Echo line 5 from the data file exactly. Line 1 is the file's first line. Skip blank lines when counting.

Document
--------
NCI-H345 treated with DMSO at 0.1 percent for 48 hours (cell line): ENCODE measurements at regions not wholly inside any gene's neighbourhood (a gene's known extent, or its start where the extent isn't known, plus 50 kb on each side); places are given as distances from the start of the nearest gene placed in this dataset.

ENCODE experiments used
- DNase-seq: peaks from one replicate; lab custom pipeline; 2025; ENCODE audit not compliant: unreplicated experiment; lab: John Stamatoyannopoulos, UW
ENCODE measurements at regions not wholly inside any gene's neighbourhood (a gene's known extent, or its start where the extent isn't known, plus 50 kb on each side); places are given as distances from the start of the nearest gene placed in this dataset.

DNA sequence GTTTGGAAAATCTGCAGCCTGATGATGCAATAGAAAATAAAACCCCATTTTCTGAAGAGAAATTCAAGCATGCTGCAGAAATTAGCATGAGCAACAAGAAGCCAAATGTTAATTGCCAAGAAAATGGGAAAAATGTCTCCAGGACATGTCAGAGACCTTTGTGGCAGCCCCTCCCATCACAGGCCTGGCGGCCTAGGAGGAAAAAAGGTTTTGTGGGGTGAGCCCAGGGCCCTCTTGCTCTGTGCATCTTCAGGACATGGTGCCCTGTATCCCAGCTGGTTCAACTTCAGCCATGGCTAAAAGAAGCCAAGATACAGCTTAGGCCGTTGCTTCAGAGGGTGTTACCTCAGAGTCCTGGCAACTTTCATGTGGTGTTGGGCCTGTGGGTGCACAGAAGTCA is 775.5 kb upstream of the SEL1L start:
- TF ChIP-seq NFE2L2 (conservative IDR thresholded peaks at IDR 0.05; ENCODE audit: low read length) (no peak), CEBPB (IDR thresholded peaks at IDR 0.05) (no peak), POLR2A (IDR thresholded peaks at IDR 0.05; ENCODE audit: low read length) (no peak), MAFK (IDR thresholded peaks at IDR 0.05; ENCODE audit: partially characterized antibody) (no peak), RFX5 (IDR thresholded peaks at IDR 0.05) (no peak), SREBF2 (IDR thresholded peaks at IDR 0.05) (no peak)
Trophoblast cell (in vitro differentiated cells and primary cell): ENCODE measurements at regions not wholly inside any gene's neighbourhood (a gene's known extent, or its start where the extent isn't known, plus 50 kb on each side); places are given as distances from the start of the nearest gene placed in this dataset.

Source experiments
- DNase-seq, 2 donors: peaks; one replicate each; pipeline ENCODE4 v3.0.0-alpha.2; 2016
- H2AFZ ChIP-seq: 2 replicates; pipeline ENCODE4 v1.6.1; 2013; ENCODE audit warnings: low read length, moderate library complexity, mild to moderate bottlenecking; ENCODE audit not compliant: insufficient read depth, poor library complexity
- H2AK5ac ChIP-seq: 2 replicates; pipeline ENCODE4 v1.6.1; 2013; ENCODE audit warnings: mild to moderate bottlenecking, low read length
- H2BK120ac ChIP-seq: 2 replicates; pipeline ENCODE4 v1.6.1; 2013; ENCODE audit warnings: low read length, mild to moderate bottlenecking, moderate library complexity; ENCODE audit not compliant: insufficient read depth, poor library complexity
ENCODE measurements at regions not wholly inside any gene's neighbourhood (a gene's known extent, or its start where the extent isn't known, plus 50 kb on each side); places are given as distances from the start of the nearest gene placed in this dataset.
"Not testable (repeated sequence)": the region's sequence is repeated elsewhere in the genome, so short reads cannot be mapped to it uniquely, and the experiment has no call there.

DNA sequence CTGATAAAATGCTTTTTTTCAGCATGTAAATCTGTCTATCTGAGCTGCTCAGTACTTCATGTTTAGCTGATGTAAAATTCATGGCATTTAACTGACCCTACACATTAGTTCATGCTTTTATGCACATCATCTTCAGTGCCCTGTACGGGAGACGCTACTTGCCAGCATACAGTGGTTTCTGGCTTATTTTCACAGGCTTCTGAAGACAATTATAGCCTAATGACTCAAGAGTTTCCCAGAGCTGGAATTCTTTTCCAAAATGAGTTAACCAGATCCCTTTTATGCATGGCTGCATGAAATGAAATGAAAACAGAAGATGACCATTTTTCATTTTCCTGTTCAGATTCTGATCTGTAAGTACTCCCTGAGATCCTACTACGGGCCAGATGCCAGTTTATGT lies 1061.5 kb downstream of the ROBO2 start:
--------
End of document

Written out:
DNA sequence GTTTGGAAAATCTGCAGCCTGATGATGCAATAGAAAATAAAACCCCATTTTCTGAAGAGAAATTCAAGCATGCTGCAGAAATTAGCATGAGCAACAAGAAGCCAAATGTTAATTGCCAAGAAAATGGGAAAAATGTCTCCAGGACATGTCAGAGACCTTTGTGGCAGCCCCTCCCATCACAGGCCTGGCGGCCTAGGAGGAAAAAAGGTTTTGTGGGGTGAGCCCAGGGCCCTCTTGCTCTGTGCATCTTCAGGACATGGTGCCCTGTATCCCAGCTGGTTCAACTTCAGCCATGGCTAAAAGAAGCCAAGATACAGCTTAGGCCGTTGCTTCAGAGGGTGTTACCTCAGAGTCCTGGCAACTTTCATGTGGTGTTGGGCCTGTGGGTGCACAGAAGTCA is 775.5 kb upstream of the SEL1L start: